Getting your family prepared for emergencies should be your first preparedness concern, but what about the family pet? Once you are sure that your family is prepared for any disaster that may occur in your area, turn to the task of preparing your family pet to survive a disaster. Believe or not, preparing your pet is similar to preparing your child.

Because of various laws, Red Cross shelters are not allowed to take in animals during an evacuation, so advanced planning is a must.

In the case of an emergency, you may not have a great deal of advanced warning. For pet emergency preparedness, here are some things you can do:

Have an emergency kit for you and your pet stored in a location that is easy to access, such as by an exit door or garage. Your pet disaster preparedness kit should include the following items:

  • Food and water for at least three days in airtight, waterproof containers.
  • Medical records and emergency contact numbers in a clean plastic bag or waterproof container.
  • Your pet's medications.
  • Pet first-aid kit that includes cotton bandage rolls, bandage tape and scissors, antibiotic ointment, flea and tick prevention, latex gloves, isopropyl alcohol and saline solution. You should be familiar with all of the items in the kit and know how to use them.
  • A pet carrier or crate is essential in an emergency.
  • Be sure to have nearby a litter box, litter, newspaper, paper towels, plastic bags and household bleach.
  • In case you become separated from your pet, a photo of your pet will help other identify the pet they are looking for.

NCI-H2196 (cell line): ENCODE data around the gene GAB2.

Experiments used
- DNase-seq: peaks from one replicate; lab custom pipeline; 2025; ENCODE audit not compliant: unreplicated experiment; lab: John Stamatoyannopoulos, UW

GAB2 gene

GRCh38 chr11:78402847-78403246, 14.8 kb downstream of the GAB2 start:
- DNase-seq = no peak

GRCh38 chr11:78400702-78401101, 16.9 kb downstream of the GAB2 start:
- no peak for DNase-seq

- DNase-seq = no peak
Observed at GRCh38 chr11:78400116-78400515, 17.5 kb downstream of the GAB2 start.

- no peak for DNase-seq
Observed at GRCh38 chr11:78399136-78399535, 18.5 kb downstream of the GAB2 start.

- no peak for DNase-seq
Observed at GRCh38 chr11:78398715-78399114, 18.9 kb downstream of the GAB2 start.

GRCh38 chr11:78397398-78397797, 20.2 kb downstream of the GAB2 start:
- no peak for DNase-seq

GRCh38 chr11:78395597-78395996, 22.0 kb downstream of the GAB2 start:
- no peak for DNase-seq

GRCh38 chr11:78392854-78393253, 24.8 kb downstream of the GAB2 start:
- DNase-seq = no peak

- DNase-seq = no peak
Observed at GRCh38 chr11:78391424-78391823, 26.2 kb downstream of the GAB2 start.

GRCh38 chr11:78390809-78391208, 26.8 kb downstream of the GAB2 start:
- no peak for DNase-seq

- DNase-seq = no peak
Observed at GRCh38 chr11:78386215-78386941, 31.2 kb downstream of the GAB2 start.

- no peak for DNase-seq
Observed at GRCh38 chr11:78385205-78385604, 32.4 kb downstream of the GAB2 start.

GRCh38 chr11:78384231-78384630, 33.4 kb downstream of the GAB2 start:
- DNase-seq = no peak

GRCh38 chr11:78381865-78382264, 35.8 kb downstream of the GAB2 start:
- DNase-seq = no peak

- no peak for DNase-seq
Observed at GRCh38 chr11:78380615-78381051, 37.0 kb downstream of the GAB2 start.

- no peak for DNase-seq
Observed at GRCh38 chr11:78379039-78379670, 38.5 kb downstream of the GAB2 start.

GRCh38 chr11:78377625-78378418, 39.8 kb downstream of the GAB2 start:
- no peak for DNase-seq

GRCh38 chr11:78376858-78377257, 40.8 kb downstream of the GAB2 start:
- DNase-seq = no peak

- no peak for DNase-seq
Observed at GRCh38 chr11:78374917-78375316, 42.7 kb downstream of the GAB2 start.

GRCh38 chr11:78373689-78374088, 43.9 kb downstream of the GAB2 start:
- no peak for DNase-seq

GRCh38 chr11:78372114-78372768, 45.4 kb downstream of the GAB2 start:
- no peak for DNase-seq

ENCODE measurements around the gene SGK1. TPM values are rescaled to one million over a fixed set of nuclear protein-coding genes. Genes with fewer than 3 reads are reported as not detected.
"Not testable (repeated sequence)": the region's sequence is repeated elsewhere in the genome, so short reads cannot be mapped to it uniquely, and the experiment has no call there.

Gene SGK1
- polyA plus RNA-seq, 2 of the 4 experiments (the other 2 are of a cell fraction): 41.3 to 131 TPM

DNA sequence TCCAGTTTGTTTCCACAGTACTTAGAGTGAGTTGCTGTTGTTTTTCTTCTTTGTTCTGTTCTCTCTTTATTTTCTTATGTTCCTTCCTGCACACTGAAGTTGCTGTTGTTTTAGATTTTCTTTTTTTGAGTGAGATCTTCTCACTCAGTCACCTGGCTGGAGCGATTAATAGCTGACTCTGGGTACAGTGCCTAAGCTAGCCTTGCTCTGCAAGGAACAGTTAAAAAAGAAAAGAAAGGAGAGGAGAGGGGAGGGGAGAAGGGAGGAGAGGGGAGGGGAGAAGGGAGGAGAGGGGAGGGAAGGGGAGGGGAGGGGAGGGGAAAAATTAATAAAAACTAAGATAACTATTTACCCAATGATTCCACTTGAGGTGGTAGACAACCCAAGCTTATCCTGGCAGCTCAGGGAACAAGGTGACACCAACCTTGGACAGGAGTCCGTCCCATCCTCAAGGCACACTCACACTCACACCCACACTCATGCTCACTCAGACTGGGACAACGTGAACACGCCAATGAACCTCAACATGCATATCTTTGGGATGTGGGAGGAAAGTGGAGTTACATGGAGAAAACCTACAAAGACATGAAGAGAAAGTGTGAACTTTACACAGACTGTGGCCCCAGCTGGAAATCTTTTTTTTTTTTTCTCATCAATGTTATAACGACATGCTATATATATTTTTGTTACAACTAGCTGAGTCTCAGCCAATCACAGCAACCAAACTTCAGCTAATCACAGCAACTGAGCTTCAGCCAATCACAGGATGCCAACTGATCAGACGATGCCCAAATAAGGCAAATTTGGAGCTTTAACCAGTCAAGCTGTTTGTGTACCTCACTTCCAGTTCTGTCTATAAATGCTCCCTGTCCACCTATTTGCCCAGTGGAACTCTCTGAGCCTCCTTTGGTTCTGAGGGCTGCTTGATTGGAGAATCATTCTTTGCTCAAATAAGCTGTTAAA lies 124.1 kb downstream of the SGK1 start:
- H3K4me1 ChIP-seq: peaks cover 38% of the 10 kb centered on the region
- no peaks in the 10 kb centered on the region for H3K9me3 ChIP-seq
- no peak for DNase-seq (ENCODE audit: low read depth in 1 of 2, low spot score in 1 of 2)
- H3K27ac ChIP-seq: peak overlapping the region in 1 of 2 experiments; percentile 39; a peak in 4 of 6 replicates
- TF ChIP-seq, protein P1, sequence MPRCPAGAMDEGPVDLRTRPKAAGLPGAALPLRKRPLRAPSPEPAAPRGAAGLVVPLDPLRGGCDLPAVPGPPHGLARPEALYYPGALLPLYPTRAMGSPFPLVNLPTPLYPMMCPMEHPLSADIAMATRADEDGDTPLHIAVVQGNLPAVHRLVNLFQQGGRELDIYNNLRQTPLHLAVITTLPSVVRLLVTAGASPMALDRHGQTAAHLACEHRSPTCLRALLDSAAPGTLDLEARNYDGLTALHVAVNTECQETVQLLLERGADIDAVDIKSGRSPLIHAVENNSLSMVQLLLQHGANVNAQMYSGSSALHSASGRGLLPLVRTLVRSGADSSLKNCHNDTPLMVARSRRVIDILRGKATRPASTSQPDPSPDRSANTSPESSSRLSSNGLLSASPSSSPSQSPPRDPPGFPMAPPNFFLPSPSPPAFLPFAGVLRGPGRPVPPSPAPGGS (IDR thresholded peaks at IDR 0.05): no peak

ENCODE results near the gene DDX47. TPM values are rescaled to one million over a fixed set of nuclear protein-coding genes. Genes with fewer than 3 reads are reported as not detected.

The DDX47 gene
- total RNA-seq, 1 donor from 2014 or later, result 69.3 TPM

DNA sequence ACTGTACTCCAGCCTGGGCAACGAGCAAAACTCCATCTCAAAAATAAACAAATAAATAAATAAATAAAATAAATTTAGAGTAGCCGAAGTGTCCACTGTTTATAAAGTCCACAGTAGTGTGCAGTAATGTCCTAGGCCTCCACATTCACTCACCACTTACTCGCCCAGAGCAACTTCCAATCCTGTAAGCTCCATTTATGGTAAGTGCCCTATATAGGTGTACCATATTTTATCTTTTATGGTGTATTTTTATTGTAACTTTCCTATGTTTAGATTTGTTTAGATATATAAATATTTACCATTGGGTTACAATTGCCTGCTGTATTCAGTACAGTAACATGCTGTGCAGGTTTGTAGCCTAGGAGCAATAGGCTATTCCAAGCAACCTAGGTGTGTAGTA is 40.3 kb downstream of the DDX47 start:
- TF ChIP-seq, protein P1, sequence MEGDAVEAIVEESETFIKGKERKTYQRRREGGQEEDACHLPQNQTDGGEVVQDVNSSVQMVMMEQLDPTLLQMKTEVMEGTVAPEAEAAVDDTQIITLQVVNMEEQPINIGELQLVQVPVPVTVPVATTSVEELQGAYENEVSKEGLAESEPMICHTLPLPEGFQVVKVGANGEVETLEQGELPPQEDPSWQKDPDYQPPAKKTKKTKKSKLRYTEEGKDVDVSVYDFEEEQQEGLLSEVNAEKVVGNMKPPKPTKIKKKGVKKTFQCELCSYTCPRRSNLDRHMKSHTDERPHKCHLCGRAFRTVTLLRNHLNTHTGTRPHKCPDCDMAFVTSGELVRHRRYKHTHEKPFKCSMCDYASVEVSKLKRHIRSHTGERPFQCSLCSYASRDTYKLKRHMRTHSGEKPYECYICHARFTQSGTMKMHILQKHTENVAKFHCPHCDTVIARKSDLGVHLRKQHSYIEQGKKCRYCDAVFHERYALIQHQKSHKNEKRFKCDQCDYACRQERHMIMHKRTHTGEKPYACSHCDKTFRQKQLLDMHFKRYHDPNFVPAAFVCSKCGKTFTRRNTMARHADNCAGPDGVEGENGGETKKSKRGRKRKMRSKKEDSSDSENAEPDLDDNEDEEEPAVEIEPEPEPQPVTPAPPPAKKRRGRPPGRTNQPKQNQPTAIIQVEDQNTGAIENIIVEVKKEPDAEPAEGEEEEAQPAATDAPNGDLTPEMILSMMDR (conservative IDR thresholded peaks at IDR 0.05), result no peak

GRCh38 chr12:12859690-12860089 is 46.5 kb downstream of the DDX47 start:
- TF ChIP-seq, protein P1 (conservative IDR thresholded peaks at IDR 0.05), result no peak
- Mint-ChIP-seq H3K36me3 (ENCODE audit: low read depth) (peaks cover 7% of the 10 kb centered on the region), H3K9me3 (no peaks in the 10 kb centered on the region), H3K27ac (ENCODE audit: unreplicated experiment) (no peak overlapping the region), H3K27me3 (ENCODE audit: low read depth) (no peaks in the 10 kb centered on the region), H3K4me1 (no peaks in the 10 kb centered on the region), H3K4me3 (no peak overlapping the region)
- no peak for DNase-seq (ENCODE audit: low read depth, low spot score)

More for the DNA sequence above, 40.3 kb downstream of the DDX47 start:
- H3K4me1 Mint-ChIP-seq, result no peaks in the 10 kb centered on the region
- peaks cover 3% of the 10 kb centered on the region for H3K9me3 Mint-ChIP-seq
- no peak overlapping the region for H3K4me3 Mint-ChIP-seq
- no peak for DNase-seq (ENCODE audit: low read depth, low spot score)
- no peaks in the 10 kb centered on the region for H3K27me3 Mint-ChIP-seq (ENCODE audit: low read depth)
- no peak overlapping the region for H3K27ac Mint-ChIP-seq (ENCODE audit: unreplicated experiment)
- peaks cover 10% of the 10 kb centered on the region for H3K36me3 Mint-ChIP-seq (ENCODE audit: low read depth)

• Favorite toys, treats, familiar bedding and other items will help your pet handle the disruption of the normal routine.
  • Pet ID tags that list pertinent information, such as your name and telephone number, are crucial so rescuers can more quickly reunite you with your pet if you become separated. Your cell phone number and/or the number of where you're planning to go is a good idea to be able to track you down quicker should you and your pet become separated. Also, list contact information on your pet's carrier.

More and more people microchip or tattoo their pets as a means of more permanent identification. Some microchips are about the size of a grain of rice and are implanted in a pet's shoulder area. Special scanners are used at animal shelters and pet hospitals to read the identity of your pet.

When disaster looms, bring pets inside so they won't become fearful and run away.

And don't forget to make arrangements to board your pet in a kennel, friend or relative's house, or pet-friendly accommodation outside of the affected area as far in advance as possible.

Bottom line: Be prepared and your chances are much greater for you and your pet to survive in the event of a disaster or emergency situation.